Artificial intelligence (AI) is being used at an astronomically increasing rate. But one of the pitfalls of AI output is the quality and accuracy of the resulting information. Garbage in becomes garbage out. It’s a big mistake. What can you do about this?
AI tools like the ChatGPT chatbot are least useful when we ask them general questions, and hope their answers are true. When the information sources for the AI tools are good quality, such as credible websites, reliable survey data, and research papers, then the results will be high-quality.
However, experts say that if you don’t carefully specify where the source data should be obtained, 70% of what you get is not going to be accurate, or it will be out of date, and is therefore likely to lack relevance.
On the other hand, when you request chatbots to work with specific data, they generate quality answers and useful advice.
Directing the chatbots to specific news and business sources like the websites of high-quality media outlets such as the New York Times and The Washington Post, as well as reliable business websites like Gallup, McKinsey, and also academic publications such as the Harvard Business Review and the MIT Sloan Management Review can also help reduce the production and spread of misinformation.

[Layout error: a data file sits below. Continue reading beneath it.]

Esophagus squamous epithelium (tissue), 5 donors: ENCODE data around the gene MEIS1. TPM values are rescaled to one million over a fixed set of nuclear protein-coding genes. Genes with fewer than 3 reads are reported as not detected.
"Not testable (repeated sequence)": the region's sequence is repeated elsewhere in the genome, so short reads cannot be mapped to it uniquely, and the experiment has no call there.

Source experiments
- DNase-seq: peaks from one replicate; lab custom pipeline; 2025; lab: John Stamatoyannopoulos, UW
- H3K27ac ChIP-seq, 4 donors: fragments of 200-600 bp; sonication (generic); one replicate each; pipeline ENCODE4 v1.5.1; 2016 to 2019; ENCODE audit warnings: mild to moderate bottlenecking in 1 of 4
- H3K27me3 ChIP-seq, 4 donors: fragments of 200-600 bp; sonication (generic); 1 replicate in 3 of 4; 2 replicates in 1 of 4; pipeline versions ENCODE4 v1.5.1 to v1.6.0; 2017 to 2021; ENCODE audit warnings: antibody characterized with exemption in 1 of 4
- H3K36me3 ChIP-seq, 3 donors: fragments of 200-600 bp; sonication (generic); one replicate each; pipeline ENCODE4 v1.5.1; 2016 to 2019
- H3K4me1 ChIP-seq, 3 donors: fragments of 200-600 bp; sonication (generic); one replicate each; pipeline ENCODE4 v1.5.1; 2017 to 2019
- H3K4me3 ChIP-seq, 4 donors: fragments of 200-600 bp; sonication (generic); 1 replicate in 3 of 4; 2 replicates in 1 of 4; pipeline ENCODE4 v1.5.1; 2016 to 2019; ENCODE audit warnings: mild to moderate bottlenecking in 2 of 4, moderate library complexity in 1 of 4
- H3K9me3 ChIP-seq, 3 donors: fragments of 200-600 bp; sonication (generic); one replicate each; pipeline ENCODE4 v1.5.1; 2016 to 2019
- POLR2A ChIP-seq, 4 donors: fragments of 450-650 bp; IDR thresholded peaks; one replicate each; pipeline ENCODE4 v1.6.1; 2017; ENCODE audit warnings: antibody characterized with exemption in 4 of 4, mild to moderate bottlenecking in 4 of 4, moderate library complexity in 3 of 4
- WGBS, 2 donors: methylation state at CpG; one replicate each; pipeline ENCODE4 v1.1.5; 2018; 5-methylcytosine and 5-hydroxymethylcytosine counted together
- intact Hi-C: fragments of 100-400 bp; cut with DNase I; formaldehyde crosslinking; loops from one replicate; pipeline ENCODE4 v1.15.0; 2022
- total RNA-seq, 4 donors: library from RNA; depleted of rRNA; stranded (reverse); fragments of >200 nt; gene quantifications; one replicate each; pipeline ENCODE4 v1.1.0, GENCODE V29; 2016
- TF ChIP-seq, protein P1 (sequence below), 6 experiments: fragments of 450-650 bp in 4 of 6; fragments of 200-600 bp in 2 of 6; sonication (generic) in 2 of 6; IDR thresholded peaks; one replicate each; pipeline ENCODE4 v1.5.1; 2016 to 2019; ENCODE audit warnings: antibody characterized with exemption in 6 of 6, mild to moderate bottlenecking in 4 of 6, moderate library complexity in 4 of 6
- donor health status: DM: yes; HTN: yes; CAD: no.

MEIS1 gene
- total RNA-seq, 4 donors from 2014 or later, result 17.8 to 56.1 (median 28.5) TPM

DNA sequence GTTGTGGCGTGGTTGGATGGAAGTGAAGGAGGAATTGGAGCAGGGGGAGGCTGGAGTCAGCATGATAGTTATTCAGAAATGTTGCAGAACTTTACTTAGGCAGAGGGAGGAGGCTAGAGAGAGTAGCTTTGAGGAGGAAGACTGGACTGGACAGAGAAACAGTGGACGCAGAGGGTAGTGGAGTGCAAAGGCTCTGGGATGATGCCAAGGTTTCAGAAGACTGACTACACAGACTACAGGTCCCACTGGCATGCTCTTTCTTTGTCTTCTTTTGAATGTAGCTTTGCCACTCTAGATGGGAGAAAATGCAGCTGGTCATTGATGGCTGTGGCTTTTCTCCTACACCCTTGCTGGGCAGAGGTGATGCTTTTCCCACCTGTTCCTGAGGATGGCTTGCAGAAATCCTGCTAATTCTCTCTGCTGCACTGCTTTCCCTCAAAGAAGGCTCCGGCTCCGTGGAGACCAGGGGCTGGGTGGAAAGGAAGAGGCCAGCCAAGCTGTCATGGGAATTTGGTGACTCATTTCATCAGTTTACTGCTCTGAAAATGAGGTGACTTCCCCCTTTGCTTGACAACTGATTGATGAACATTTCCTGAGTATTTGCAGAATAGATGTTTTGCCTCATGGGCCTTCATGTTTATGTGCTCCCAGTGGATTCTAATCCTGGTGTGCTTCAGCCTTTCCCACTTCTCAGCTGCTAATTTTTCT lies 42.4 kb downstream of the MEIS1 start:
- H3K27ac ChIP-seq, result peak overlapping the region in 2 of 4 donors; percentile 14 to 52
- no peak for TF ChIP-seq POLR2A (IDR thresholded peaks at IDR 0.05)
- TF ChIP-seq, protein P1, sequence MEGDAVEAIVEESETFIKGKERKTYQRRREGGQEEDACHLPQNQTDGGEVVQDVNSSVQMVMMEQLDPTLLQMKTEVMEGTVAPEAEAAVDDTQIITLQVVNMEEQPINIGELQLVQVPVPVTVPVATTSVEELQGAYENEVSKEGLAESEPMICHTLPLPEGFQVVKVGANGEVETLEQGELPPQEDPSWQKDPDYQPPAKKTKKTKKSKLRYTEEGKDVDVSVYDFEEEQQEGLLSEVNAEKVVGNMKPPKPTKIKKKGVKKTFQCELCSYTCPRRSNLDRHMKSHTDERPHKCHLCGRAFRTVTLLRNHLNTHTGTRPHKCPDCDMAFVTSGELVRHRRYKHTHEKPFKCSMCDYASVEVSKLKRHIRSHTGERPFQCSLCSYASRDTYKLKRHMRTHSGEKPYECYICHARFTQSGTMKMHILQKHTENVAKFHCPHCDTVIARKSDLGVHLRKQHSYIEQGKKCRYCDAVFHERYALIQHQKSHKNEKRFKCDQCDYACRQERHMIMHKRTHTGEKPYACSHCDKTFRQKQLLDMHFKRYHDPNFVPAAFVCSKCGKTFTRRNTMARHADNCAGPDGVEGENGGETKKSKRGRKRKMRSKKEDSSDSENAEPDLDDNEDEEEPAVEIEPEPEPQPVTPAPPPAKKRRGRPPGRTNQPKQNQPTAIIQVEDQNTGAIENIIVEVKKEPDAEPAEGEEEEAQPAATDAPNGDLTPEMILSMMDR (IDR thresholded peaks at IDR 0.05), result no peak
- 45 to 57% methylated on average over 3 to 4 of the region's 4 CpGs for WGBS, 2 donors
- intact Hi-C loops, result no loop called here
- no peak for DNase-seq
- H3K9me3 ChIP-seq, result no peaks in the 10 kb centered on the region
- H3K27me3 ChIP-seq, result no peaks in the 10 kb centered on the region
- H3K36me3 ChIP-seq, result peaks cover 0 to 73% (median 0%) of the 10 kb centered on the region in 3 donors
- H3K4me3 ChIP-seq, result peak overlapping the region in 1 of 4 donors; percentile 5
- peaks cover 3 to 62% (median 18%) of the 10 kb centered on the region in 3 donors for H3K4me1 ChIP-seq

Comms industry data should always be checked to ensure it is not void
We need to assess the quality of many business surveys before getting chatbots to source information from them. For instance, many such surveys supposedly relevant to the PR industry don’t stand up to scrutiny. Results from a recent “global” survey of 2,000 respondents were a bit dubious because the results were spread over 40 countries. When you consider that this averaged only 50 respondents from each country, and they were only online respondents, you need to treat the results very cautiously.
Provoke Media recently conducted such a survey: “A survey of 406 communication professionals across the globe was conducted in March 2023.” The survey “covered every corner of the globe,” with “406 communicators residing across five continents,” but the report didn’t specify the number of respondents in each country. We can draw our own broad conclusions from the chart below within the report:
Asia-Pacific 23% x 406 = 93 respondents
Europe 26% x 406 = 106 respondents
North America 42% x 406 = 171 respondents
Do they really think totals of 93-170 respondents for these three major continents represent a sound database on which to base a range of broad international conclusions?
A trusted source to check AI data
Brian X. Chen, the New York Times personal tech columnist, said in a July 2023 article that after testing many AI tools, he concluded that for research, it was crucial to rely on trusted sources and to quickly double-check the data for accuracy. He eventually found a free web app that delivers sought-after quality: Humata.AI, which has become popular among academic researchers and lawyers.